Avoiding Ableist or Sexist Language Won’t Make Us Less Fun!

I found this amazing campaign on a website and decided to share on my facebook wall.  As stated on the website , “The following are images from the “You Don’t Say?” Campaign out of Duke University. The premise of the campaign is to encourage people to think before speaking as the words one delivers can have negative implications that were never intended in the first place, especially to those around us.

These phrases are often said with harmless intent. But how do we really make those around us feel? Perhaps it’s time for us to actually think before we speak?”

 The images show different persons holding different signs  -

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When I posted this wonderful piece as my FB status update, I added-

 And I don’t say “Don’t be a retard” because it is Ableist .

 As expected, some do not agree with the campaign or my statement. Not many of us are familiar with Ableism and how just like racism or sexism, it exposes some group of people to discrimination and derogatory treatment . I always wanted to write something about ableist language but felt there are already some good blog posts on the subject, so I just end up referring people to those posts. When attempting to respond to some of the comments on my FB wall, especially the comment below,  I realised my response was so long it is a blog post in itself, so I made it a blog post. Happy reading!

 Oh come on, that’s so stingy! There’s a reason why they are called “proverbs”, the word itself is only offensive if you don’t read it in context.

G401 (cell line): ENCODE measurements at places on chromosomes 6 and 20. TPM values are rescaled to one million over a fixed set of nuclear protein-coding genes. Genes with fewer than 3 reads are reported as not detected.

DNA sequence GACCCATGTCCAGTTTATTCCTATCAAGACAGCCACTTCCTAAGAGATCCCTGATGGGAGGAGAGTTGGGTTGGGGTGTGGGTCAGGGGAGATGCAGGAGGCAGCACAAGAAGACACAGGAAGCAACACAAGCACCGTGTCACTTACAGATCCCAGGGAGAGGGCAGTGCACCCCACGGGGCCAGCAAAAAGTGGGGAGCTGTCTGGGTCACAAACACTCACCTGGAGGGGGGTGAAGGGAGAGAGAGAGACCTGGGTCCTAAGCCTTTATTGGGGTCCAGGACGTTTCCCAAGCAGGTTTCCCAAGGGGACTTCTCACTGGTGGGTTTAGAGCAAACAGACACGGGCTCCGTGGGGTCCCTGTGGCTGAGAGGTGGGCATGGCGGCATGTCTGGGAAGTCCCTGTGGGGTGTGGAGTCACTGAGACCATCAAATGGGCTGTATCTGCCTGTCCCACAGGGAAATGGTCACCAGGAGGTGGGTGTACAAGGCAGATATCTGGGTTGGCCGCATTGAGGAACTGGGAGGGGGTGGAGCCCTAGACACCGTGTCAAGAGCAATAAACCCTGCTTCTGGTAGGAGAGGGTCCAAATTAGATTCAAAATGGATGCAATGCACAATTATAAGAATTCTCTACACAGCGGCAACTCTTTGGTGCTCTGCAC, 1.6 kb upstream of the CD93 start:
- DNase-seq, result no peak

Also some words, like “Pussy” don’t refer to the female gender,the etymology derives from the Latin words “pusillus” and “animus” combining into “pusillanimous”, meaning “Very Small Spirit / No Courage”.

Also the term was used by many ethnic groups to describe Cats.

Now I’m with you for equality and against sexism, but I think there’s a line. If you take things all to serious, people will dismiss you as militant, a militant mindest can never create a common understanding. So what I’m trying to say is that you should have a bit of self-humour, I mean those proverbs derived over hundred of years, they are part of everyday culture and used all around the word, even by LGBT people who don’t think they’re offensive. If you really want to change the world, you can’t just deny everything, embrace it with all it’s faults and change it slowly over time. Forbidding someone to say words is the same as forbidding someone to be gay. People say those proverbs but they don’t mean them, they don’t project “Man up” with gay people or “pussy” being negative just because it’s female, we use them because they are proverbs, but we aren’t thinking the stuff that’s written on this image. When we say “Pussy” we don’t mean “Ohh you’re such a female, females are all weak, so you’re a coward”, no, we just mean “You’re a coward”.

It’s dangerous to interpret that everyone who’s saying these proverbs is a sexist or albeist, that’s just not trueYemisi, as much as I respect and honor your opinion, but I can’t be in on this one with you.

The sentiments expressed in the above comment are similar to the ones I have heard people express whenever the subject of sexism, ableism or even racism comes up. Therefore, I will try and respond to it as thoroughly as I can.

  • “Oh come on, that’s so stingy!”

There is nothing stingy about asking people to think about the impact their words would have on others before they speak. It does not matter whether your intent was to hurt or just be funny, what matters is the impact on the persons concern.